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Gerard (Japan) - 2000 - "The Ruins of a Glass Fortress"
(46 min, "Musea"/"Avalon")


*****+
Tracklist:
Labyrinth (Musea version)  4:38
The Edge of Darkness  10:30
Time Paradox  5:12
Awake (Musea version)  5:01
Fall Into a Doze  7:39
The Ruins of a Glass Fortress (part 1)  3:31
The Ruins of a Glass Fortress (part 2)  8:29

All compositions written by Toshio Egawa.
Lyrics by Shingo "Numero" Veno (tracks 3 & 7 only).
Arranged by Gerard. Produced by S. Veno & Gerard.

Recorded December 1999 to March 2000 at "Studio Triade", Tokyo.
Mixed during April 2000 at "ESP Music Academy", Japan.
Engineered and mixed by Manabu Tokage.

Line-up:
Toshio Egawa - keyboards
Atsushi Hasegawa - bass
Masuhiro Goto - drums & percussion

Special guest:
Jean-Luc "F. Nazaki" - vocals (on tracks 3 & 7)

Prologue. To date, I've only heard a few tracks by this well-known Japanese band on Musea compilations. If my memory doesn't fail me, these guys from the Land of the Rising Sun (which is so rich in Prog) played much harder on their previous albums. As I guess, this group had a guitarist then, as well as a female singer who used their native lyrics. In any case, this CD released by Musea in the end of 2000, is highly different from anything Ive heard from Gerard before.

The Album. The band's latest opus "The Ruins of a Glass Fortress" is practically a true conceptual album (as I said before, even those entirely instrumental albums whose music is composed the united (conceptual) stylistic way, being additionally (yet purposely) accompanied with corresponding texts reflecting the musical events in the album's booklet, are not truly conceptual, but just pseudo or semi-condceptual). Both songs here, - like two islands in an instrumental sea, - have common ground in idealistic outlook on fragility of the illusory physical world, and thus of all the Earthly hopes and emotions. It is difficult to call such lyrics philosophical since, first of all, they're too short here. Despite the skills and originality of the guest vocalist, there is a slight accent in his pronounciation which is obvious even to me, though English is not my native language. However, due to the vocal talents of the singer, prog-lovers should not be bothered by such minor defects. Foreign singers with strong accents are widely accepted now, not to mention that we are becoming more and more used to hearing the original languages from a lot of foreign bands. But to me, albums with songs which I don't understand rarely remain in my collection. For all Poles, Venezualans, Hungarians and many others, who join the international Progressive Rock scene, it is necessary, in my view, they won't forget about the average international listener, as only English is presently really an international language, and also this is an original language of Rock since the UK is the country of its origin.. In my reviews I frequently go off-topic and talk about things that aren't always related to music, but in the letters I get people support me in such a "thoughtful approach to reviewing the albums". So, I'll probably carry on writing in this manner with the same influence of spontanaeity on what I write about. But it's time to return to music on this album. Stylistically (only) Gerard are close to the early works of ELP, but I would never name Gerard as a kind of their derivatives. Although the fact that this trio is inspired by ELP and their early works is obvious, you won't find on "The Ruins of a Glass Fortress" any borrowing themes, episodes, solos, etc, at all - either from ELP or from any other bands I know, and I know plenty of them. But in terms of style, it is not breaking any new ground.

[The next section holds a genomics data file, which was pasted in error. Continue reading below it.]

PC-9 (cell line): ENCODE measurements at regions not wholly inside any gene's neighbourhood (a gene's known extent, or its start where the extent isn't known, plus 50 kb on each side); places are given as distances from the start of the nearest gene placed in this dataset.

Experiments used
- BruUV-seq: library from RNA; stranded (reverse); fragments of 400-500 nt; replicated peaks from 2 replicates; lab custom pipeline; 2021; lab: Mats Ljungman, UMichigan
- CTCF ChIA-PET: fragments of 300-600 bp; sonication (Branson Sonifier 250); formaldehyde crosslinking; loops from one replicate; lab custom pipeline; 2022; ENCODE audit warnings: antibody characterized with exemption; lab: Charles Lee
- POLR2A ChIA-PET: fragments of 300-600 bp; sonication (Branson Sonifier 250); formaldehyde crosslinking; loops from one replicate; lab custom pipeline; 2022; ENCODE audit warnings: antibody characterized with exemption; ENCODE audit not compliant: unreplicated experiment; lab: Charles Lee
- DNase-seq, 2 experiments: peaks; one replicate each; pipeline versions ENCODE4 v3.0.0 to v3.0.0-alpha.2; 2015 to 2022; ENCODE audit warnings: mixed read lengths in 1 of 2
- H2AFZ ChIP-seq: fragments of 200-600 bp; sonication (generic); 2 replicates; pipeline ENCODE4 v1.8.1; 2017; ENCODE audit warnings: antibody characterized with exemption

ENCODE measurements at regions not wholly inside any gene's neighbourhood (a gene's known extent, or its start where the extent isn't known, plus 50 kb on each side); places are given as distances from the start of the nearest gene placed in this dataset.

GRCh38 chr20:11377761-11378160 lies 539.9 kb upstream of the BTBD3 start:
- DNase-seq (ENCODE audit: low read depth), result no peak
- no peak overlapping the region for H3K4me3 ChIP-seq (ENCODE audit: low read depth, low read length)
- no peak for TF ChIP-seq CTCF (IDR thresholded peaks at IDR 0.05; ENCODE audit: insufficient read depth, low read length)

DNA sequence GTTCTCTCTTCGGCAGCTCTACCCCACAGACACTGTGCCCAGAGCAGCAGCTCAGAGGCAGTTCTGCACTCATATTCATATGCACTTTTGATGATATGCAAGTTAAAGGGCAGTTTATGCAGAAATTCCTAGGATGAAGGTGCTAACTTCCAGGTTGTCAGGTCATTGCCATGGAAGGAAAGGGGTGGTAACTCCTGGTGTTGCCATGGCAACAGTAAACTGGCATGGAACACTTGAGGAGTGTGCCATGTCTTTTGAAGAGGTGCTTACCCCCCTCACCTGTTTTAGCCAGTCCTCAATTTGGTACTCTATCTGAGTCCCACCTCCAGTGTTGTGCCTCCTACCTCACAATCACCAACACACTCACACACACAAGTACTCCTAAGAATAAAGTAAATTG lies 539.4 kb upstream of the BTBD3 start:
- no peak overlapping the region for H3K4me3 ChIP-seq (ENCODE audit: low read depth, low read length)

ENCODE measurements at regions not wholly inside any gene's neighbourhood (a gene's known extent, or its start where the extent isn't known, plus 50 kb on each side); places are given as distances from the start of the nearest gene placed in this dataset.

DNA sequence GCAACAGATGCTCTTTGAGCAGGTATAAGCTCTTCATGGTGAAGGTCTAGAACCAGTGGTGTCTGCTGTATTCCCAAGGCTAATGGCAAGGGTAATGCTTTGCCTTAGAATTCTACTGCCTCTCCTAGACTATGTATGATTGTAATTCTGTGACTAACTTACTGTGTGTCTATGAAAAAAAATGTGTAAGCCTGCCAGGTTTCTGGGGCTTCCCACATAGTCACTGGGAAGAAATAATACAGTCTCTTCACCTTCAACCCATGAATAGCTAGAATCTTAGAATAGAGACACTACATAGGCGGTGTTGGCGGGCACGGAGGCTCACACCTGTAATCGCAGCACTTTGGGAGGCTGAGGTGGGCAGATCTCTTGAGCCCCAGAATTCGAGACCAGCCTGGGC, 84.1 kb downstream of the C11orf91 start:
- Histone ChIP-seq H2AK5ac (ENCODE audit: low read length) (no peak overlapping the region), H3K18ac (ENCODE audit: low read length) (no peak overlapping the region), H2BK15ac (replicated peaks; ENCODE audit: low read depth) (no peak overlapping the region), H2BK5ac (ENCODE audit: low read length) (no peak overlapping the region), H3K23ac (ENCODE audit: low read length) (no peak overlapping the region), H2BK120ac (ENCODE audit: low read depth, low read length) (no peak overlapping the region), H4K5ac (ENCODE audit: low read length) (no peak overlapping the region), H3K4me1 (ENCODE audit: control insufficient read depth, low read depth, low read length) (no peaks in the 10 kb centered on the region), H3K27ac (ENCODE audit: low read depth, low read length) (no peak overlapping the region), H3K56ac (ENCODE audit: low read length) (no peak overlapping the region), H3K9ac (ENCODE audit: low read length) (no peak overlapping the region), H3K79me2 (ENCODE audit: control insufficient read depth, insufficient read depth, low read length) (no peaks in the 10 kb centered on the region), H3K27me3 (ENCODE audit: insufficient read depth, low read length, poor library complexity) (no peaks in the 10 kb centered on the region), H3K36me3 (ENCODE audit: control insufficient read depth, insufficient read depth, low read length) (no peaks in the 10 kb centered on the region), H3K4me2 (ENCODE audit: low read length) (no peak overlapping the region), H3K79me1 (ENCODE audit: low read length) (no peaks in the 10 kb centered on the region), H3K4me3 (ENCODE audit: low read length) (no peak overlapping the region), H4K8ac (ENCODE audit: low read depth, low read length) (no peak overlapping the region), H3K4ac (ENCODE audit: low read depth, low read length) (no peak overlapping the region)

Summary. All in all, this album will be interesting only to 'experimental listeners', and I can see that will be above your typical 'neo-progger'. However, for such people in the latter group, who want to step above cheap imitations like GLD (I can't even recommend that these fools look for inspiration even in LSD, - God forgive me! - inspiration is beyond them), I recommend the best work of IQ (from 1983, 1985, 1993, 1997 & 2001), Saga's "Generation 13" from 1995, as well as most of the Marillion albums (except their Classic masterpiece "Brave" from 1994). After such preparations they may begin to understand more complex works like "The Ruins of A Glass House".

VM. June 11, 2000


Related Links:

Musea Records


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